The fascinating past of Norwich's 'Clubbing Capital'
- Credit: Philip Yaxley Collection
What a story this once grand approach into the City of Norwich from the railway station has to tell.
Today it is the clubbing capital.
Looking back over the years, here are a few things you might not know about this part of Norwich.
1. Vernon Castle, the father of modern dancing in America, lived at the Great Eastern Hotel now the Premier Inn.
2. The Beatles played the wonderful old Grosvenor in 1963 but before that it was a great jazz venue where our very own Queen of the Blues Beryl Bryden played.
3. Not forgetting Norwich-born Tony Sheridan, who the Fab Four called “The Teacher” when they shared a stage with him in Germany.
4. Prince of Wales Road has never been a dull place. It's always been a magnet for those on a night out. It was in 1957 that a trendy espresso bar opened selling what was called a Wimpy Hamburger. And when the first Chinese restaurant, the Soo Chow, opened two years later the owner declared: “There will be no jukebox and if trouble does arise several of the staff, highly trained in the art of Chinese fighting, will be on hand.”
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If proof were needed there was the time PS Ted Mileham was standing outside the notorious Milk Bar opposite the restaurant. All of a sudden, the glass door exploded and a local chap hurtled through, staggered on the pavement and made a run for it…chased by staff. He should have paid his bill!
One man who does remember those times well is the former head of Norfolk CID, Maurice Morson, who was a young bobby on the beat…and actually held his wedding reception at the Grosvenor in 1959.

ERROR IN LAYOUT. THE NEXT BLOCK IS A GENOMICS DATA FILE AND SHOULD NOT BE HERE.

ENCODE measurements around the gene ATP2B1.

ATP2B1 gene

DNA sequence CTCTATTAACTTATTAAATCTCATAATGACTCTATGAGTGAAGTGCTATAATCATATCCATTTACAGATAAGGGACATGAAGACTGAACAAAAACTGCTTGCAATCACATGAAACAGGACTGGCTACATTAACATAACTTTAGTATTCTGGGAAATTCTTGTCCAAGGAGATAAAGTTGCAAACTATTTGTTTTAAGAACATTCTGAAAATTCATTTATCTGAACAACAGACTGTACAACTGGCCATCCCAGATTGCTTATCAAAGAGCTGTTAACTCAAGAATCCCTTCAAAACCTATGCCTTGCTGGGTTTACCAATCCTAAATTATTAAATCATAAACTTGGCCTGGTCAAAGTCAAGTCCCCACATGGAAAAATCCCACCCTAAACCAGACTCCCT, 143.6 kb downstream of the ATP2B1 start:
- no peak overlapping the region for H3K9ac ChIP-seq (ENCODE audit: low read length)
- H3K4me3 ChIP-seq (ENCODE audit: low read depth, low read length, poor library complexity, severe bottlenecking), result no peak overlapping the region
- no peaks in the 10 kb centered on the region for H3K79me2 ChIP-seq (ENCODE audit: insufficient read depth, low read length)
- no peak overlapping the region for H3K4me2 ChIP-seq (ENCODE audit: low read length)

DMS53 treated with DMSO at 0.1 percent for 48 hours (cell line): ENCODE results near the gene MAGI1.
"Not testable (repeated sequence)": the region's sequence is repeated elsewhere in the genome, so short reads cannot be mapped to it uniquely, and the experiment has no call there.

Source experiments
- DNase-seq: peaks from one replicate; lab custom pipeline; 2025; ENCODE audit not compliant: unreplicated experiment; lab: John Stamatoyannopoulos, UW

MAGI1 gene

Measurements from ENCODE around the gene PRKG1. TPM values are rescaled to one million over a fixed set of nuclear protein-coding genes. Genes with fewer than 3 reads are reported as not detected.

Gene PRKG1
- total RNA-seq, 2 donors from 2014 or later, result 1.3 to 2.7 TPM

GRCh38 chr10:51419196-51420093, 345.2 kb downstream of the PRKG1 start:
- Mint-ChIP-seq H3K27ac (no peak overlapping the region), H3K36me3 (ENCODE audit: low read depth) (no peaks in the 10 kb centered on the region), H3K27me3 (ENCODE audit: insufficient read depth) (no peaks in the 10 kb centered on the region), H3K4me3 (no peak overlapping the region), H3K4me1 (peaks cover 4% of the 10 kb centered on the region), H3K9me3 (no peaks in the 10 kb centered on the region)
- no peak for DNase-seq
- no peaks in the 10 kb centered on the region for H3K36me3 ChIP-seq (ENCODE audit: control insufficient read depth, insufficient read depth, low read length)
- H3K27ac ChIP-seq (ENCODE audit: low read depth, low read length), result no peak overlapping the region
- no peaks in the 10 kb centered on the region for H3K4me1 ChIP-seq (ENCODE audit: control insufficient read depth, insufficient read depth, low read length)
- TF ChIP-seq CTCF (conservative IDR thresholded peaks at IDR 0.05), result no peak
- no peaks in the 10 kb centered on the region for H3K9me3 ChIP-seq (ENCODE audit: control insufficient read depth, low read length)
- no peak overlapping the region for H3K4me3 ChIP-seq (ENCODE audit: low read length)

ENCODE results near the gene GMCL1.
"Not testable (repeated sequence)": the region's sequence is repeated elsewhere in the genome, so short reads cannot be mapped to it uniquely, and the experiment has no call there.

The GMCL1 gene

“As a teenager I knew the road as the ‘chicken run,’ girls on one side and boys on the other, but kept moving because the police did not allow you to dwell.
“As a policeman I did the moving,” he recalled.
There was a police box outside Thorpe Station and a pillar phone at Bank Plain. One side was a Beat from A Division and the other side was the responsibility of B Division.
“The street was sedate during the day and boisterous in the evening and night but not quite like today. A night club was a stick in the dark in those days,” he said.
“The Duke of Connaught public house was favoured by Americans much taken with winning the war and in the extreme, while locals of a doubtful reputation favoured The Milk Bar,” added Maurice.
And I suspect some of you reading this will remember that rough and tumble pub on the corner and the Milk Bar where there was always something going on.
“You could have bought a pedal cycle at one end of the road and a Morris Oxford or Sunbeam Rapier at the other end,” he said.
“The Regent Cinema and the Electric catered for the non-television public with the Regent queues marshalled by the uniformed figure of Mr Sillett, his long coat making him look like a Russian general,” added Maurice.
I think many of will remember the cinema doormen with their posh uniforms in earlier times. They made sure everyone behaved themselves.
Another famous Norwich policeman who became the first Crime Prevention Officer was Basil Kybird was a great writer and often wrote of his time on PoW road.
“The Milk Bar,” he declared, “was a den of iniquity, frequented by prostitutes, petty thieves, missing persons, absconders, you name it and they would be found within or loitering outside.
And I couldn’t resist sharing this little story from Basil’s booklet Thirty Years with Norwich Police 1950-1980.
“On nights, a favourite ‘hide up’ place of mine was the boiler room in the basement of the Bishop’s Palace which I believe was built in the 1300s.
“It had electric light, was warm, had a chair and not generally known to my colleagues – an ideal place in which to sit, have a coffee from my flask, smoke and write a report perhaps.”